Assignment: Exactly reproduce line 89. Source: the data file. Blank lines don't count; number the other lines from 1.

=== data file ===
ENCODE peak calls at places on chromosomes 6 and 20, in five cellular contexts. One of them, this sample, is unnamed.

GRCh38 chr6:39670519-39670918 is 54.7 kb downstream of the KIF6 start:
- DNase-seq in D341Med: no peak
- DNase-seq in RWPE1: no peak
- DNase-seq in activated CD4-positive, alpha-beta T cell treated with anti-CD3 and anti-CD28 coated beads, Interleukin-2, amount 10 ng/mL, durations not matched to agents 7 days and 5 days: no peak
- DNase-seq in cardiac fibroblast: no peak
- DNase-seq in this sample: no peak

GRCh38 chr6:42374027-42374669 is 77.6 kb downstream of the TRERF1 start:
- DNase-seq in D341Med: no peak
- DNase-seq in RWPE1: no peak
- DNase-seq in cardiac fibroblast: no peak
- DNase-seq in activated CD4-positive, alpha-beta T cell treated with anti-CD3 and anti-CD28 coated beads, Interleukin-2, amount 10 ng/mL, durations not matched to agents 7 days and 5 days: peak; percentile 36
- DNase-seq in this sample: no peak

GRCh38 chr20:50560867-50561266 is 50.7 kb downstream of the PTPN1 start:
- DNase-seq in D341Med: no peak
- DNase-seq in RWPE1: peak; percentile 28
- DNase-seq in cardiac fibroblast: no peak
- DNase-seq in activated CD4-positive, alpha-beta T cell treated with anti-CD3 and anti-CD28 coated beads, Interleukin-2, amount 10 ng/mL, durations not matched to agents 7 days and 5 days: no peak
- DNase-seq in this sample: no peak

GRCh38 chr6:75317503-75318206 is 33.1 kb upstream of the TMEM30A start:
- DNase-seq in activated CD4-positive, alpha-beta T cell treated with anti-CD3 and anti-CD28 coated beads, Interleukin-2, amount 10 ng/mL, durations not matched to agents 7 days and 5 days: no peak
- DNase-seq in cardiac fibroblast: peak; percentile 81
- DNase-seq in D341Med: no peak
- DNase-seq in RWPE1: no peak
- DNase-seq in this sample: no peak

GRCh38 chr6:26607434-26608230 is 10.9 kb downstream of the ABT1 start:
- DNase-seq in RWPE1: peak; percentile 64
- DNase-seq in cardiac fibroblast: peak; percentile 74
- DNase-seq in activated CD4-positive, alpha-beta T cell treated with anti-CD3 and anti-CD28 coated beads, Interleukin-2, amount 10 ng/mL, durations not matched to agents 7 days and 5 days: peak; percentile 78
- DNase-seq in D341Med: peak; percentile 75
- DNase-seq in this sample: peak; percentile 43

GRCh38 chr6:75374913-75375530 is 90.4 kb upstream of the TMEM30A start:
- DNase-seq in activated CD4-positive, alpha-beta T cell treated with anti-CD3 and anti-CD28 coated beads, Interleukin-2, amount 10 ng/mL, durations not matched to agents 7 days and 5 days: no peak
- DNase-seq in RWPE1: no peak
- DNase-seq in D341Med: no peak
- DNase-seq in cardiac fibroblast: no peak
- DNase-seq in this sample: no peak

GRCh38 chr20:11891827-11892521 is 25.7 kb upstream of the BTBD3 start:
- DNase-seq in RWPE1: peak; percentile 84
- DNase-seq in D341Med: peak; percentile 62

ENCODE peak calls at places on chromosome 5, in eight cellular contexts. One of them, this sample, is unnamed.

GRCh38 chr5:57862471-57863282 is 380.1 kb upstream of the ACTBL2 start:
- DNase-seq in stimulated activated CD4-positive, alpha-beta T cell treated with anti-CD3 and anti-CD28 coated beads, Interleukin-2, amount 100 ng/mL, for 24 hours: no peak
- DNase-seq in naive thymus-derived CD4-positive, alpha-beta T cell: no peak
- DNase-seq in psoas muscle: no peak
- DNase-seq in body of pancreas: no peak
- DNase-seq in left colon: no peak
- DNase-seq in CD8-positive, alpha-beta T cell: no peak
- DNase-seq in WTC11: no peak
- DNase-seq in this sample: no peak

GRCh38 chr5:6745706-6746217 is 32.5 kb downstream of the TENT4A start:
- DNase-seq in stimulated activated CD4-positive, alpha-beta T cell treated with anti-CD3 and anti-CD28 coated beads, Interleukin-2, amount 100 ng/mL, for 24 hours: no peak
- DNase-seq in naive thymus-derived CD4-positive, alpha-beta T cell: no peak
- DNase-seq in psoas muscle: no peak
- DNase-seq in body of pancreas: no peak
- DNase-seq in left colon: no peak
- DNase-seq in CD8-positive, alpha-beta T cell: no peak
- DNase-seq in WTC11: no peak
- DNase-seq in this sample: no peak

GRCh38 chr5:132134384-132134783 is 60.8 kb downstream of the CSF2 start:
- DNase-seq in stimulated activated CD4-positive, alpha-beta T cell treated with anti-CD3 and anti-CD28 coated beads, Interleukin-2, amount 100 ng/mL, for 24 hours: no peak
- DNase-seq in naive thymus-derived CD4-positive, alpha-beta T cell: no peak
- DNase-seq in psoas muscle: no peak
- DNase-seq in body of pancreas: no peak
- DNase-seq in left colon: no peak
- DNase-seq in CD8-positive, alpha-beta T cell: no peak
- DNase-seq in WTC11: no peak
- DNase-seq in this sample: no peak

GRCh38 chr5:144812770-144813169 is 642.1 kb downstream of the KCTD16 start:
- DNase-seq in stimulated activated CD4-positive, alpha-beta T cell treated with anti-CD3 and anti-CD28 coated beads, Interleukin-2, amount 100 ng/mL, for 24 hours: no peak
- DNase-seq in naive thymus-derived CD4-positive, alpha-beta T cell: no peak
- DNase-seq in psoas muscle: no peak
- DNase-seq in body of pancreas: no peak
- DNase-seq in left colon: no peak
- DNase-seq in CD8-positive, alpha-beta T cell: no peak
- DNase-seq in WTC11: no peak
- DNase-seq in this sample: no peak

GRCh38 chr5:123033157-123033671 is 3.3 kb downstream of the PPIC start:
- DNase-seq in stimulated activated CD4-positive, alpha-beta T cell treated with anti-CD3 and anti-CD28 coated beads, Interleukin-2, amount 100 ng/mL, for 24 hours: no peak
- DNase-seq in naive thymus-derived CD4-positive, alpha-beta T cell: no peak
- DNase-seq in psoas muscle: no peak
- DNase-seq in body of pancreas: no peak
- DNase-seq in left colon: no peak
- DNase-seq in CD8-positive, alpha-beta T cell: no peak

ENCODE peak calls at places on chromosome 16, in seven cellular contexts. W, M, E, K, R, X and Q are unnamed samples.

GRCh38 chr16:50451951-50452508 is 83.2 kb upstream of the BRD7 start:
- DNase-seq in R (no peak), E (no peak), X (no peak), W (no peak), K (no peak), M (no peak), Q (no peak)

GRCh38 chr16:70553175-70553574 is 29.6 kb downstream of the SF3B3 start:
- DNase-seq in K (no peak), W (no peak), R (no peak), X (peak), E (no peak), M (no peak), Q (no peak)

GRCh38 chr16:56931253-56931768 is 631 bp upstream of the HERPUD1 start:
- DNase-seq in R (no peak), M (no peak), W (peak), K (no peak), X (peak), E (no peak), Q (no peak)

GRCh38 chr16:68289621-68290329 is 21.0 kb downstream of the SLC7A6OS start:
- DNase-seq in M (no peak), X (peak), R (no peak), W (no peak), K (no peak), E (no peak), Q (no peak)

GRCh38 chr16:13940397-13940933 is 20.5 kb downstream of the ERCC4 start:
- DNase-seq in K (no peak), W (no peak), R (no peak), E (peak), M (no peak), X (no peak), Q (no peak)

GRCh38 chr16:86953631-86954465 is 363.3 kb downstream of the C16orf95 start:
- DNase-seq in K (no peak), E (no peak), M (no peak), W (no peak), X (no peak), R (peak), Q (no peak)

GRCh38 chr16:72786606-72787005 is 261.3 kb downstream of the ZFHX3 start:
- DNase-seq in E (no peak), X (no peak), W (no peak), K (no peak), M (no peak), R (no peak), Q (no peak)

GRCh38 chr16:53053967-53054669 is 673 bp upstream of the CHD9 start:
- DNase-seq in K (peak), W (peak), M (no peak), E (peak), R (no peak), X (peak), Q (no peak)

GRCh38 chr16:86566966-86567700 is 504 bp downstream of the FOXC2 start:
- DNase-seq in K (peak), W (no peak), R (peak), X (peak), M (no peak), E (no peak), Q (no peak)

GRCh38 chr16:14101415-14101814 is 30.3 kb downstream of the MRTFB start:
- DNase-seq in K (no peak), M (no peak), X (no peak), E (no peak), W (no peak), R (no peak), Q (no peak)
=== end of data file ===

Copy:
- DNase-seq in K (no peak), W (no peak), R (no peak), X (peak), E (no peak), M (no peak), Q (no peak)